Oprah Daily

Oprah Daily reporter Michael Clinton spotlights Anh Vu Sawyer MBA ‘20 and her personal, professional and academic journey to becoming a successful social entrepreneur. Vu Sawyer’s company, “which she called Anh55 after her name and birth year, is in many ways a natural extension of her own story: engaging immigrant and refugee communities in producing a line of sustainable clothing for women over 40 that’s both affordable and stylish.”

Foreign Policy

DUSP Lecturer Bruno Verdini PhD ’15 speaks with Jenn Williams of Foreign Policy’s “The Negotiators” podcast to discuss the 2012 Colorado River agreement between the United States and Mexico, and his book, “Winning Together: The Natural Resource Negotiation Playbook.” “If you are recognizing that the feedback loops in natural resource negotiations are going to be complex and unexpected as time goes by, you only have an ability to monitor, be flexible, and address new challenges if you’ve created a mechanism of trust, and in that mechanism implementation follows, even across different political perspectives,” says Verdini. “Because it is in your interest to keep complying.”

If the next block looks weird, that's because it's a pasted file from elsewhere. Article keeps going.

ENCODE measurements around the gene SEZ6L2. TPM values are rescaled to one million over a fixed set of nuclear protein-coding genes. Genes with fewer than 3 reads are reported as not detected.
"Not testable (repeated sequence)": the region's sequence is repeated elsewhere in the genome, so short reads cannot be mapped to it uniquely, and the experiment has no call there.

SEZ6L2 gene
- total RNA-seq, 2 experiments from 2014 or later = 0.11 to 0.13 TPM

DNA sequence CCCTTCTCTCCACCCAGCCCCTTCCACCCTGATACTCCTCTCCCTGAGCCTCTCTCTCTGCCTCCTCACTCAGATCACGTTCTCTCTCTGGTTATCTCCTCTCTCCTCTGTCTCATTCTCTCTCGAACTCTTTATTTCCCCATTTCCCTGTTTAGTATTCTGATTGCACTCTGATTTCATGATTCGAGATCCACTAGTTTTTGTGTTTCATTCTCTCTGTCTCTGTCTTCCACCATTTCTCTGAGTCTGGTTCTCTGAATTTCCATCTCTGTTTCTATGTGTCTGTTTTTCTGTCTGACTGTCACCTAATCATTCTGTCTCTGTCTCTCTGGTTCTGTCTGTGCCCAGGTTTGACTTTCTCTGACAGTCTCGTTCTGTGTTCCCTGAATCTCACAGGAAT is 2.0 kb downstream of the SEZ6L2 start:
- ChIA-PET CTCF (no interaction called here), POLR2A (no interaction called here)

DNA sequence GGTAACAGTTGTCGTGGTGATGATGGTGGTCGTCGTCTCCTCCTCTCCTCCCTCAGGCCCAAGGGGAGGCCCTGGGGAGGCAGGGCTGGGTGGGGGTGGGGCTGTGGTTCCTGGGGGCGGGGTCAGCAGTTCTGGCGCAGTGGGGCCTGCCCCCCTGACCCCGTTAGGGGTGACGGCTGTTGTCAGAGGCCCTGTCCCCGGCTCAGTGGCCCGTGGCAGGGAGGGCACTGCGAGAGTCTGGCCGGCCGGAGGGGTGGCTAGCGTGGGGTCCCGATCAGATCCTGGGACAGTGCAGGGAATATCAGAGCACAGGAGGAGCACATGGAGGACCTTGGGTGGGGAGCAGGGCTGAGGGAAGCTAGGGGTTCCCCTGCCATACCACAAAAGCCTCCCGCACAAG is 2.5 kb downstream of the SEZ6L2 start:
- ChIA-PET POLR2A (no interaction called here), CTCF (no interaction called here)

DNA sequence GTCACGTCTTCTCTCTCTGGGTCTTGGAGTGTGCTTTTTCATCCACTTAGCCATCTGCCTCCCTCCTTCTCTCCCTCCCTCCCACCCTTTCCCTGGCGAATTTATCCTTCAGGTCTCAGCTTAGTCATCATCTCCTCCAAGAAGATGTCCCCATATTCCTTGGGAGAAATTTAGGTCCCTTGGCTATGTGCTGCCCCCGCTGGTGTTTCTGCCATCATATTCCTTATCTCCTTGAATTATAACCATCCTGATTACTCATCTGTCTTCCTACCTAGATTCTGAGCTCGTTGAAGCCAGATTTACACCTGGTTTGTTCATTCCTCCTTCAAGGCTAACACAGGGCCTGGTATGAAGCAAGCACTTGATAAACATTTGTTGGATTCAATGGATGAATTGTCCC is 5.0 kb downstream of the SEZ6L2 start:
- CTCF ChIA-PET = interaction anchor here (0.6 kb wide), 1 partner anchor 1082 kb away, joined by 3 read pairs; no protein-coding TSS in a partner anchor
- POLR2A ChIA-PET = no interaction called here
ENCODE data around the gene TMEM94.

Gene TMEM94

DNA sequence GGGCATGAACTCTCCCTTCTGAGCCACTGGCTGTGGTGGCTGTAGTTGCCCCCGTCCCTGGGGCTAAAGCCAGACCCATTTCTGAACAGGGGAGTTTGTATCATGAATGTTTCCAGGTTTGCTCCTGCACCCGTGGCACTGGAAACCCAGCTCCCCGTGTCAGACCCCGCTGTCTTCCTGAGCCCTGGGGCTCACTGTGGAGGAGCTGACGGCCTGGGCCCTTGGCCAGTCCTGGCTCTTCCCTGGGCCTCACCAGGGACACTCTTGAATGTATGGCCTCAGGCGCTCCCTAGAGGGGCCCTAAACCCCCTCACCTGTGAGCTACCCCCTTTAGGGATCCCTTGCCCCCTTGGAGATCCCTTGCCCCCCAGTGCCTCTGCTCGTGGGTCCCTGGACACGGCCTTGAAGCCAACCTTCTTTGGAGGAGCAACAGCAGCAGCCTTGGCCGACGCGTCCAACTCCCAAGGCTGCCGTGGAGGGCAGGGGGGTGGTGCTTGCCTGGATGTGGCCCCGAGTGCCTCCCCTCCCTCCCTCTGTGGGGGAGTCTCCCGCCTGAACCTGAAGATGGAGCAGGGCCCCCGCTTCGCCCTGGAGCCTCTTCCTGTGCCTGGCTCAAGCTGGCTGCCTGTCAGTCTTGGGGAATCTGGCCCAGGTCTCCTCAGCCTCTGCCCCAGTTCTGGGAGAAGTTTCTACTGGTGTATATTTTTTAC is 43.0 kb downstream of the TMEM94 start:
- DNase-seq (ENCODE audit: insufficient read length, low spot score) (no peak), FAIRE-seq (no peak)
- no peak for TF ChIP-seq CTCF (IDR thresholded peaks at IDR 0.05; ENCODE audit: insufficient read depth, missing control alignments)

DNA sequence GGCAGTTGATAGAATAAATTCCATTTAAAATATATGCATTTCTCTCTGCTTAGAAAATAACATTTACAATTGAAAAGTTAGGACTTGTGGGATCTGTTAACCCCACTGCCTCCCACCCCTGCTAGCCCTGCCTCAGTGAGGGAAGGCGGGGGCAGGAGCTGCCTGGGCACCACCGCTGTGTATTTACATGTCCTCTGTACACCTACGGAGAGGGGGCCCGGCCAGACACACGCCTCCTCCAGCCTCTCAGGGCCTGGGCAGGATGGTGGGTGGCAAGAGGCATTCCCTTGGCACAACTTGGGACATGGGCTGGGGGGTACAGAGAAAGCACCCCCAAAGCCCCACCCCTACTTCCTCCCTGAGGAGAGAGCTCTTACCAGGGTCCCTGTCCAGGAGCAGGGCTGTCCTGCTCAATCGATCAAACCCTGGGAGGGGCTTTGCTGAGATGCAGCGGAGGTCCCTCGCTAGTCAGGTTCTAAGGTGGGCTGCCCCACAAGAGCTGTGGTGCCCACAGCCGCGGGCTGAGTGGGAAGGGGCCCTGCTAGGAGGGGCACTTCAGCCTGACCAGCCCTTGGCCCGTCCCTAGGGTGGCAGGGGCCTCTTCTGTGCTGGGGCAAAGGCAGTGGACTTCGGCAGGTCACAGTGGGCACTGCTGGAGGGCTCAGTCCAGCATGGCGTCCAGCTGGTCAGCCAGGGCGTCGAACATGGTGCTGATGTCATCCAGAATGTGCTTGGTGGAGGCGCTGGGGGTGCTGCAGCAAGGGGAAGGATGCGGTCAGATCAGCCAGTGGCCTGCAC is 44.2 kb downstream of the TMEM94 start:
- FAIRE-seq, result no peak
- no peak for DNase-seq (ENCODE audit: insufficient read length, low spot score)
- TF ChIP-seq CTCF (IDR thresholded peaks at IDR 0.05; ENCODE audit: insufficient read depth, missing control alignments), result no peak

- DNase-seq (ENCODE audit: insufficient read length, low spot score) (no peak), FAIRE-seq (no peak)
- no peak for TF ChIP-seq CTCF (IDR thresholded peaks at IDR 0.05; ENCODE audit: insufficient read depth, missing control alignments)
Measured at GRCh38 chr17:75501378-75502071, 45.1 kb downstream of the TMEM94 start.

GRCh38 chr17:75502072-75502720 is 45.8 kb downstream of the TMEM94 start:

Tom Davenport, a visiting scholar at the MIT Initiative on the Digital Economy, writes for Forbes about how organizations are approaching generative AI. “If organizations are to succeed with generative AI, they need to increase the focus on data preparation for it, which is a primary prerequisite for success,” writes Davenport.


Researchers at MIT and elsewhere have published a study examining how extended “silence and a deliberative mindset create value in negotiation,” reports MSNBC reporter Selena Rezvani. “Our research suggests that pausing silently can be a simple yet very effective tool to help negotiators shift from fixed-pie thinking to a more reflective state of mind," says Prof. Jared Curhan. "This, in turn, leads to the recognition of golden opportunities to expand the proverbial pie and create value for both sides.”

San Francisco Business Times

Sonita Lontoh MLOG '04 has been named to the San Francisco Business Times list of the 2023 most influential women, reports Simon Campbell for San Francisco Business Times. “As a first-generation immigrant from Indonesia, who grew up in a diverse environment with family and friends of different ethnic and religious backgrounds, and who came to the United States alone as a teenager and built a technology career in Silicon Valley, I believe my upbringing and life experiences have enabled me to develop a truly diverse and global perspective,” says Lontoh.